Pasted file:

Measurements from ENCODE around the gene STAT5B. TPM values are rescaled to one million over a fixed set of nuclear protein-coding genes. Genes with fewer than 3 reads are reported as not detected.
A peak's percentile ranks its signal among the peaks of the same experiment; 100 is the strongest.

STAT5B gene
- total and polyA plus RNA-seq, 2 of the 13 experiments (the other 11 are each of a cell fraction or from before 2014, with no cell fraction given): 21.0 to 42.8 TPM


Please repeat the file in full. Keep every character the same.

Measurements from ENCODE around the gene STAT5B. TPM values are rescaled to one million over a fixed set of nuclear protein-coding genes. Genes with fewer than 3 reads are reported as not detected.
A peak's percentile ranks its signal among the peaks of the same experiment; 100 is the strongest.

STAT5B gene
- total and polyA plus RNA-seq, 2 of the 13 experiments (the other 11 are each of a cell fraction or from before 2014, with no cell fraction given): 21.0 to 42.8 TPM